Last Monday, I went to see a fan-financed documentary on Stark Trek: Deep Space Nine called “What We Left Behind”. The documentary discussed, from the perspective of the show’s actors, actresses, writers, directors, show runner, and even the fans, aspects of the tv series and how it had affected their lives. In essence, it was a story of a show that brought stories to the small screen for all of us to experience. And it brought so many aspects of that series back to life, and into the forefront of my memory. The restoration of characters that I had loved so long, and eventually set on to the shelves of my mind when the show had come to its conclusion, was a moment of pure joy for me. And a reminder, that stories matter.
Star Trek: Deep Space Nine was a different kind of Star Trek show. Set in the same universe and time frame that ST: Next Generation and ST: Voyager were in, it brought forth a much darker feel than those two shows did. Some of the aspirations of Star Fleet were shown to be shady power grabs of the quadrant, sometimes placing the lives of the innocents that lived on the planets there in the position of being pawns in a much larger game, as shown through the lens of the Dominion War. And sometimes, aspects of the show mirrored what was happening in real life during its time of original airing. The feelings generated from some of those moments were pulled back into my thinking, like the opening of semi-healed scabs that are re-opened again. Because stories do matter. Stories sometimes provide the echoes of the soundtracks to our lives.
In the tv series, one of the characters – Nog – loses his leg during a battle with the Dominion. This sets a story-arc for the character as he rehabs his injury, and pulls back from all of the characters that are part of his family and friends. Portrayed by Aron Eisenberg, this story arc hit home for me, as well as many other US military veterans. Aron recounted, in an interview in the documentary, that US service members who had suffered in some manner would constantly and consistently thank him for this particular story arc. That the way he portrayed the character resonated with their own experiences, and allowed some of them to approach their rehabilitation from a different perspective. Stories do matter.
Leaving the trail of Star Trek: Deep Space Nine, I cannot recall the number of times that I found myself really drawn and focused to some of the characters that Charles de Lint has created and regaled tales of in his Newford series of books. His characters go through emotional moments of joy, rejection, anger and sadness that are written so descriptively that I cry with them in their triumphs and shrink back in their defeats. Stories and tales that resonate in that manner can help us to deal with our own emotions, allowing us to feel with and through these characters in an open manner that today’s society seemingly desires to cut us off from. Stories really do matter, particularly when the individual experiencing these stories allows themselves to be openly vulnerable. And typically, we read or watch these in spaces where we can be vulnerable in that manner.
I work in a job that relies on statistics to tell the stories. Cold-hearted formulas that relate to an aspect of measurement. Did we pass five percent more students this semester than we did a year ago at this time? How many more graduates did we have? And those stories can be nice when the successes are measured in a positive manner or the lack of success can be used like a surgeon’s scalpel to remove perceived issues. What gets missed in all of those formulaic stories are the real measures of success. The student that not only got their classwork in and participated in class, but also worked two jobs during that same space, so as to keep her children fed and clothed. The sacrifice that her parents made to insure that the children had babysitting available while she went to class or needed to study. And the best part of the story won’t take place at graduation. That takes place when she finds a job suited to her newly acquired knowledge and her unique skills, and that may not happen until much further into her story. In the meantime, she may still have more hardships to overcome, more difficult and trying times. Why? Because life can be hard sometimes. Not every story gets a storybook ending. But those stories – and so many others – do matter.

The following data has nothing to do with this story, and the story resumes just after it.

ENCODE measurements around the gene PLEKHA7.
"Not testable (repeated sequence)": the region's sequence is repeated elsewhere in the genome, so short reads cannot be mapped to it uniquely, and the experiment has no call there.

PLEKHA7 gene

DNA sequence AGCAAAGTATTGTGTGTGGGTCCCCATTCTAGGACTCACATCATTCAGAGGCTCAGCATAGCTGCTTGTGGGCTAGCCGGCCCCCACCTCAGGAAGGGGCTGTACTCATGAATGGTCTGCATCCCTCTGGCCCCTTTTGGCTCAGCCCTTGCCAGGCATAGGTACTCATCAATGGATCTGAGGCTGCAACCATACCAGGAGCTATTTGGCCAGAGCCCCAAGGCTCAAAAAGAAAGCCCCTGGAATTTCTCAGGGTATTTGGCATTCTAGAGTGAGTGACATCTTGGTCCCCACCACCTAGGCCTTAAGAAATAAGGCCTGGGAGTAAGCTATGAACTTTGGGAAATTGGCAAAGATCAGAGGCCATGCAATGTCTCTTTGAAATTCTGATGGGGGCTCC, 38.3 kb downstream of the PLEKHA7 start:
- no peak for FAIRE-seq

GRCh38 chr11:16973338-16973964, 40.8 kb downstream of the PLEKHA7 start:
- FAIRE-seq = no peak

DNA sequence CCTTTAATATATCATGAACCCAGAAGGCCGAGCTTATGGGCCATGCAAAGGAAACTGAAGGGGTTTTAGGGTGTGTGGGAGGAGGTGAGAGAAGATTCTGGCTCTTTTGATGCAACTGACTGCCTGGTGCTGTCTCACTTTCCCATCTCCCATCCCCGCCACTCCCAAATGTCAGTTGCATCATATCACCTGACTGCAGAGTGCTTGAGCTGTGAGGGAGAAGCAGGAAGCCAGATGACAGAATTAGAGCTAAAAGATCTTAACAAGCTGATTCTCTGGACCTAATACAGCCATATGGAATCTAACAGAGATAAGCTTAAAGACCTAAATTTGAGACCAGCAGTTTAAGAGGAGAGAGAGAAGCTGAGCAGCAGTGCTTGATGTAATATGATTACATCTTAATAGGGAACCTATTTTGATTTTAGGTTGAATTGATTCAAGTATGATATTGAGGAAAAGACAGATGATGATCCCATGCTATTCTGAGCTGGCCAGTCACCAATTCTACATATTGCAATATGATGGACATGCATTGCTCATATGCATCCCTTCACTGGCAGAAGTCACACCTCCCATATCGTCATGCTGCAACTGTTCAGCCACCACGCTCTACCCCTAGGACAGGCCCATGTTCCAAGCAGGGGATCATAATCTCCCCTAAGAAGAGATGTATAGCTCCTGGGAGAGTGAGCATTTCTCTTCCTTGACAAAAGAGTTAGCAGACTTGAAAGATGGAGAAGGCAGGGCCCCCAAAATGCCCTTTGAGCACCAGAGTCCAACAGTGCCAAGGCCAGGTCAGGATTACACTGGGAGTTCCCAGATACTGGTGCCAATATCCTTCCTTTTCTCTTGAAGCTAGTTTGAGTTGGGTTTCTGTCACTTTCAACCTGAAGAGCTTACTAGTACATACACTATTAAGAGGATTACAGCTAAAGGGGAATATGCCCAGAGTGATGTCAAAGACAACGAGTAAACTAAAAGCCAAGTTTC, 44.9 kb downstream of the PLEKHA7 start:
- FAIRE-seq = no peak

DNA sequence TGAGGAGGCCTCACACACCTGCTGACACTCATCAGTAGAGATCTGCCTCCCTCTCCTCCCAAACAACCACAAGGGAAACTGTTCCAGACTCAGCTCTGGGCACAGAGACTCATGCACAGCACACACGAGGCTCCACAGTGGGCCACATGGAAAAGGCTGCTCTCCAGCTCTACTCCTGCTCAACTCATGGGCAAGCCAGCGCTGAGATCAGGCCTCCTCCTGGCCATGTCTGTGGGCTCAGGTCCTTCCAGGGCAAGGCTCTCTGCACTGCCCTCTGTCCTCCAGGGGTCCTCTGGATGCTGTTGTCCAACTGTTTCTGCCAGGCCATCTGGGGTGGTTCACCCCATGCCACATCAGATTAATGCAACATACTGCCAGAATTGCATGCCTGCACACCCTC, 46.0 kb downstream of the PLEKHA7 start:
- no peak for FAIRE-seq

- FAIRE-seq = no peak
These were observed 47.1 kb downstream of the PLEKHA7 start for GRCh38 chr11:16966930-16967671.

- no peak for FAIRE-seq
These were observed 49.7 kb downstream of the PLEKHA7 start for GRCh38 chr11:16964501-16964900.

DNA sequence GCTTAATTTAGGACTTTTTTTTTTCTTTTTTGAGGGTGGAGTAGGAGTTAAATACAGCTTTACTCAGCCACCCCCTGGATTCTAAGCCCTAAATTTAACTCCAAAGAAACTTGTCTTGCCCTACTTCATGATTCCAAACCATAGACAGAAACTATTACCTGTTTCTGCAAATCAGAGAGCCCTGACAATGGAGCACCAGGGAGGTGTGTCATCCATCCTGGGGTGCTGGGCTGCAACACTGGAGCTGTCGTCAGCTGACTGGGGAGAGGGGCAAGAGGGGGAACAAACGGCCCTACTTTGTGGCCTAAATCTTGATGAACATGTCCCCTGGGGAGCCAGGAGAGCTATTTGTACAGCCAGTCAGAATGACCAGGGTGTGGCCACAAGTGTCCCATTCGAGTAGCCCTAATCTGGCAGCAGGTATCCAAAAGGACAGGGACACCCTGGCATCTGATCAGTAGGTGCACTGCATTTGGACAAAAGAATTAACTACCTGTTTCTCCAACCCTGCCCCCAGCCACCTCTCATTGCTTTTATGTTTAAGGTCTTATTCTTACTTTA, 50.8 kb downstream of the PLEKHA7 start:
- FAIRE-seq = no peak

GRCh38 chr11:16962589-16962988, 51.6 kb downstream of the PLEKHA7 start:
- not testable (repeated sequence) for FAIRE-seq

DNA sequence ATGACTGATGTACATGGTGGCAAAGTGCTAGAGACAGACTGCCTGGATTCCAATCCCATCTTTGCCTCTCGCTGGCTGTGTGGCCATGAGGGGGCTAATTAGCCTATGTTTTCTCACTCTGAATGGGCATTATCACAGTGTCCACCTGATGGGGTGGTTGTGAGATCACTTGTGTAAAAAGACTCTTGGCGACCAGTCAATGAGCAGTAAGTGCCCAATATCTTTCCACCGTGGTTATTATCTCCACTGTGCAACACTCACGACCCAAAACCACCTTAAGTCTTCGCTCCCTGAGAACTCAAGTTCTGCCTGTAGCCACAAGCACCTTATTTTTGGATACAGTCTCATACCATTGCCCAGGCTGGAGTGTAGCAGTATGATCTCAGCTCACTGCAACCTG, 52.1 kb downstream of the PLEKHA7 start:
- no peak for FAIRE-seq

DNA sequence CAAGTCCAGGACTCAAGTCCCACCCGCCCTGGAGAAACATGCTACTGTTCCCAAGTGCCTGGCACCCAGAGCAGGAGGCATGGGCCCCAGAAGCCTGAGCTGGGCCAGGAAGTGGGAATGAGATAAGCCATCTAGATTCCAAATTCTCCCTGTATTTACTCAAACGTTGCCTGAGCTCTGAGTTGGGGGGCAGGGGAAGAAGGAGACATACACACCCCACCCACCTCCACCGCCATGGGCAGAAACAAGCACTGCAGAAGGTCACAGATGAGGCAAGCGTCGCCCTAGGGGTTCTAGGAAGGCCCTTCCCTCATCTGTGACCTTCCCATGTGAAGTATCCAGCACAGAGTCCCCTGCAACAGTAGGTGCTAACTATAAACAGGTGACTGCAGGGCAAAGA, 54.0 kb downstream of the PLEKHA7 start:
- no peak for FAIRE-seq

Within Paganism, we lean back to mythology for a lot of inspiration. These myths – these stories, provide examples of life in motion. Its really not that important as to the veracity of the story. Just as the veracity of de Lint’s Newford stories is not nearly as important to the connection that folks feel to the characters. Don’t like de Lint? Try a different author. Don’t like Science Fiction or Fantasy? Try a different genre. The stories are out there, the writers pour their hearts and souls into those pages, finding the essence of these characters – and they tend to get their inspirations from the people around them. Why? Because THOSE stories matter. The stories might get a different wrapping, a different setting, and some of the elements might become fantastical aspects that we don’t readily find here in the mundane world. But we’re good at metaphorical thinking. We do a good job of finding details in the abstract. We find ways to get the stories to matter. We find elements of who we are in the characters that we read about, the ones we watch on tv or on the movie screen. Or even the ones we picture in our heads while a storyteller spins a yarn around the campfire. Stories are who we are. Stories matter.